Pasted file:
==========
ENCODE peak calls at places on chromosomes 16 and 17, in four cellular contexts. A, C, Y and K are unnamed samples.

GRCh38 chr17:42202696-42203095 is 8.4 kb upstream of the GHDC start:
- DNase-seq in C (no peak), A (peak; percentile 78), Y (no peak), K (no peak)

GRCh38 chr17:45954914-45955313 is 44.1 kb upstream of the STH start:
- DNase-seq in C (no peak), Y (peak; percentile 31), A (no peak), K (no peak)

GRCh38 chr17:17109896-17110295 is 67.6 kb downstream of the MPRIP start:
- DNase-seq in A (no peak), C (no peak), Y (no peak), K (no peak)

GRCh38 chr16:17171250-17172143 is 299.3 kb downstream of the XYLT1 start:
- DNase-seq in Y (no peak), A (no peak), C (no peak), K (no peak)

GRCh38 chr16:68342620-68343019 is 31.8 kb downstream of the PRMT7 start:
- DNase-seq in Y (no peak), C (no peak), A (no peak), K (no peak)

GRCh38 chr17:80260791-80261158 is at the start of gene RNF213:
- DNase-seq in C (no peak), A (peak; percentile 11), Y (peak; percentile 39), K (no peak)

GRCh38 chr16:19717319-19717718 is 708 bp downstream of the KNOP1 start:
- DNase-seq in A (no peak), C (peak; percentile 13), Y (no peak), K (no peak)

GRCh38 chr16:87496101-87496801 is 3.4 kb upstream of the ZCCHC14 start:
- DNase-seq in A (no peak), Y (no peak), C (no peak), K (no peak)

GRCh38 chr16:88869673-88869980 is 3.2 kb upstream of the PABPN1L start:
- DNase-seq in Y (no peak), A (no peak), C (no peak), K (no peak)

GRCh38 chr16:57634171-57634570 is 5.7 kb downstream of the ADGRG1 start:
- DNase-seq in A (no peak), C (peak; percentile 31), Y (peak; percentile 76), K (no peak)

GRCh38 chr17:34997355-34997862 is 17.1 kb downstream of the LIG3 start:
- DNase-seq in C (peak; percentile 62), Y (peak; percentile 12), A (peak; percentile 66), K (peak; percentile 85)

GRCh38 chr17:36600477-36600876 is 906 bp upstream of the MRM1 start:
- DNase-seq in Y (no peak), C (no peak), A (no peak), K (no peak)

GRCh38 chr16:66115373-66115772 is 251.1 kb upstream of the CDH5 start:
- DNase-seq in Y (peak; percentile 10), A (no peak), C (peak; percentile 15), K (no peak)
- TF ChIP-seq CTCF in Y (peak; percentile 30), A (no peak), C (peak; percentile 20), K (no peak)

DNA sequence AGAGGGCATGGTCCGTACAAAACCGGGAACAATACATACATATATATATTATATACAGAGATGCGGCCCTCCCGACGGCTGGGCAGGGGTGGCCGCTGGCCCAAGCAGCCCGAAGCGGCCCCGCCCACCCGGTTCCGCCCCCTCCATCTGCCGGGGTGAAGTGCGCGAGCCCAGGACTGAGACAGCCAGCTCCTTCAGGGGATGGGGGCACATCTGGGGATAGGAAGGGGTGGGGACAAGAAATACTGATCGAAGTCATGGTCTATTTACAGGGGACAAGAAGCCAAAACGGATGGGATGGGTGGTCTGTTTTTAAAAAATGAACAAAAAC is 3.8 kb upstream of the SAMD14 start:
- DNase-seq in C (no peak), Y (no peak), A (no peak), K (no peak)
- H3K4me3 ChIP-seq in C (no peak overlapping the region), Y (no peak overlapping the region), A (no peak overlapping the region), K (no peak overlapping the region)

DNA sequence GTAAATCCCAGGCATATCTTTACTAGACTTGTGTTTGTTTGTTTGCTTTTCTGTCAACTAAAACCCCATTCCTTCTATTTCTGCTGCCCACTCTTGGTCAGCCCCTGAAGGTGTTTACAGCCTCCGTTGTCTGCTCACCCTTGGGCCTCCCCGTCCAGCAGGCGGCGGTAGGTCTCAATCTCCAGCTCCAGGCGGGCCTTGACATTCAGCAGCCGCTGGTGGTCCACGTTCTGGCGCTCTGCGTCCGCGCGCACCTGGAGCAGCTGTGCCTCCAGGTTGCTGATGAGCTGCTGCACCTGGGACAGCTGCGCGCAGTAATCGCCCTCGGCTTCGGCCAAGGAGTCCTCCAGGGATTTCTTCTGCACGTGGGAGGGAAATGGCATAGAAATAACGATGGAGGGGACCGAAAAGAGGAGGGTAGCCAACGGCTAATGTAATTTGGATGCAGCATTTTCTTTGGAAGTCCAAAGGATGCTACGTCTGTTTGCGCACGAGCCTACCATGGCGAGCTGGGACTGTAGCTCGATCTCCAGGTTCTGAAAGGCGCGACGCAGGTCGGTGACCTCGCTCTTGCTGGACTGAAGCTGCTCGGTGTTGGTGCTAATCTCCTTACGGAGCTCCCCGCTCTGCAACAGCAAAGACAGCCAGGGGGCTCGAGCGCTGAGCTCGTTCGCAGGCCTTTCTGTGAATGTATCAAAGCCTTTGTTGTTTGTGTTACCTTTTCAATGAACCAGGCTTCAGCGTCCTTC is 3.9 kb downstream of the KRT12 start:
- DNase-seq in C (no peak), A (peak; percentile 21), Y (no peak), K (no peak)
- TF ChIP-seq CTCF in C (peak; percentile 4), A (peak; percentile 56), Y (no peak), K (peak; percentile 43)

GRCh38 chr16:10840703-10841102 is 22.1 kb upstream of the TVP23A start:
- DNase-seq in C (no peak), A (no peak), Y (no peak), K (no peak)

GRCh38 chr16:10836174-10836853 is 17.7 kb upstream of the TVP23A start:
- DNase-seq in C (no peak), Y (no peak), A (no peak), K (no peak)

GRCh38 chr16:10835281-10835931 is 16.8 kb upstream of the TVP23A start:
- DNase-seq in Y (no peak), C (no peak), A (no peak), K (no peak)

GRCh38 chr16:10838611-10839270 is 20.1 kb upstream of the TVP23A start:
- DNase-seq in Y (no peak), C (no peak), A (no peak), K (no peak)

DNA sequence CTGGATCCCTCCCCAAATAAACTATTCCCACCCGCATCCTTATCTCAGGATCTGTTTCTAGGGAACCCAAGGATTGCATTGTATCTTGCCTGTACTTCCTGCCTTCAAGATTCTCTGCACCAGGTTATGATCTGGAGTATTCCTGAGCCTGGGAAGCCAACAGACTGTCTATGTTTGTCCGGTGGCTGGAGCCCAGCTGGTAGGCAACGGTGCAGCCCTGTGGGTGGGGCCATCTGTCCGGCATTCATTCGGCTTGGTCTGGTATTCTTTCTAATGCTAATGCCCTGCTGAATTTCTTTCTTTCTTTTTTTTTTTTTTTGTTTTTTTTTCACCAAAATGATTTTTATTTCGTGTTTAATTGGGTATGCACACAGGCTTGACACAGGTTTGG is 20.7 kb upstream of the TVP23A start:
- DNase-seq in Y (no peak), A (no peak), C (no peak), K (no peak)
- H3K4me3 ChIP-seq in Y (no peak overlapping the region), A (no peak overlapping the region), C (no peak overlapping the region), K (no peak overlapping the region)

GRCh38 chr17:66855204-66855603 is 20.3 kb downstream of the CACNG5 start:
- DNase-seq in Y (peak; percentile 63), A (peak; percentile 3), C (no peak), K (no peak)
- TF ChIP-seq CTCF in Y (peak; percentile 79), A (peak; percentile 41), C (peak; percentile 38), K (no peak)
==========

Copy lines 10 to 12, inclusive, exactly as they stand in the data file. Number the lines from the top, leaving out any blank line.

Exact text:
GRCh38 chr16:68342620-68343019 is 31.8 kb downstream of the PRMT7 start:
- DNase-seq in Y (no peak), C (no peak), A (no peak), K (no peak)

GRCh38 chr17:80260791-80261158 is at the start of gene RNF213: